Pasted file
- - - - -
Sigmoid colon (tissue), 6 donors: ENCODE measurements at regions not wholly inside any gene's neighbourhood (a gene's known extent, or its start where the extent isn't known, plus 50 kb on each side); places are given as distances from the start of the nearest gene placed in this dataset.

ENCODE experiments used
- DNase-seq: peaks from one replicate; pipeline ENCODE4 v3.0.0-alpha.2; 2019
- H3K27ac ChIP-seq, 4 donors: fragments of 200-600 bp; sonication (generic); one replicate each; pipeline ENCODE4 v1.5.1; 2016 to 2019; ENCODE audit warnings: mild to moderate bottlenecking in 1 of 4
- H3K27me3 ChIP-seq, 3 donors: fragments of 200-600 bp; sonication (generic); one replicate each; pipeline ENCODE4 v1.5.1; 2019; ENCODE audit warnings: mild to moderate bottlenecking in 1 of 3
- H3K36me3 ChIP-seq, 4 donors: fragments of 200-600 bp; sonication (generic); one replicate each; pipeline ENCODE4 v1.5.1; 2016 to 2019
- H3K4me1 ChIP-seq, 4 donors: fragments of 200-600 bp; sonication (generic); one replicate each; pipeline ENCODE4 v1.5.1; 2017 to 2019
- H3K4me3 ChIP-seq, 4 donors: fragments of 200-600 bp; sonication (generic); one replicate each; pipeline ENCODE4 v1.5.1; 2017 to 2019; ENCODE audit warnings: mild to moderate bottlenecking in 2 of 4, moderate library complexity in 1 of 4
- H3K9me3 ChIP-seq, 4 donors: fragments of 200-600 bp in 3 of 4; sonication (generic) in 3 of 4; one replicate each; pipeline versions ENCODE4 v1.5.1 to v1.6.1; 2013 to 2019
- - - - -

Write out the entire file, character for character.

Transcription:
Sigmoid colon (tissue), 6 donors: ENCODE measurements at regions not wholly inside any gene's neighbourhood (a gene's known extent, or its start where the extent isn't known, plus 50 kb on each side); places are given as distances from the start of the nearest gene placed in this dataset.

ENCODE experiments used
- DNase-seq: peaks from one replicate; pipeline ENCODE4 v3.0.0-alpha.2; 2019
- H3K27ac ChIP-seq, 4 donors: fragments of 200-600 bp; sonication (generic); one replicate each; pipeline ENCODE4 v1.5.1; 2016 to 2019; ENCODE audit warnings: mild to moderate bottlenecking in 1 of 4
- H3K27me3 ChIP-seq, 3 donors: fragments of 200-600 bp; sonication (generic); one replicate each; pipeline ENCODE4 v1.5.1; 2019; ENCODE audit warnings: mild to moderate bottlenecking in 1 of 3
- H3K36me3 ChIP-seq, 4 donors: fragments of 200-600 bp; sonication (generic); one replicate each; pipeline ENCODE4 v1.5.1; 2016 to 2019
- H3K4me1 ChIP-seq, 4 donors: fragments of 200-600 bp; sonication (generic); one replicate each; pipeline ENCODE4 v1.5.1; 2017 to 2019
- H3K4me3 ChIP-seq, 4 donors: fragments of 200-600 bp; sonication (generic); one replicate each; pipeline ENCODE4 v1.5.1; 2017 to 2019; ENCODE audit warnings: mild to moderate bottlenecking in 2 of 4, moderate library complexity in 1 of 4
- H3K9me3 ChIP-seq, 4 donors: fragments of 200-600 bp in 3 of 4; sonication (generic) in 3 of 4; one replicate each; pipeline versions ENCODE4 v1.5.1 to v1.6.1; 2013 to 2019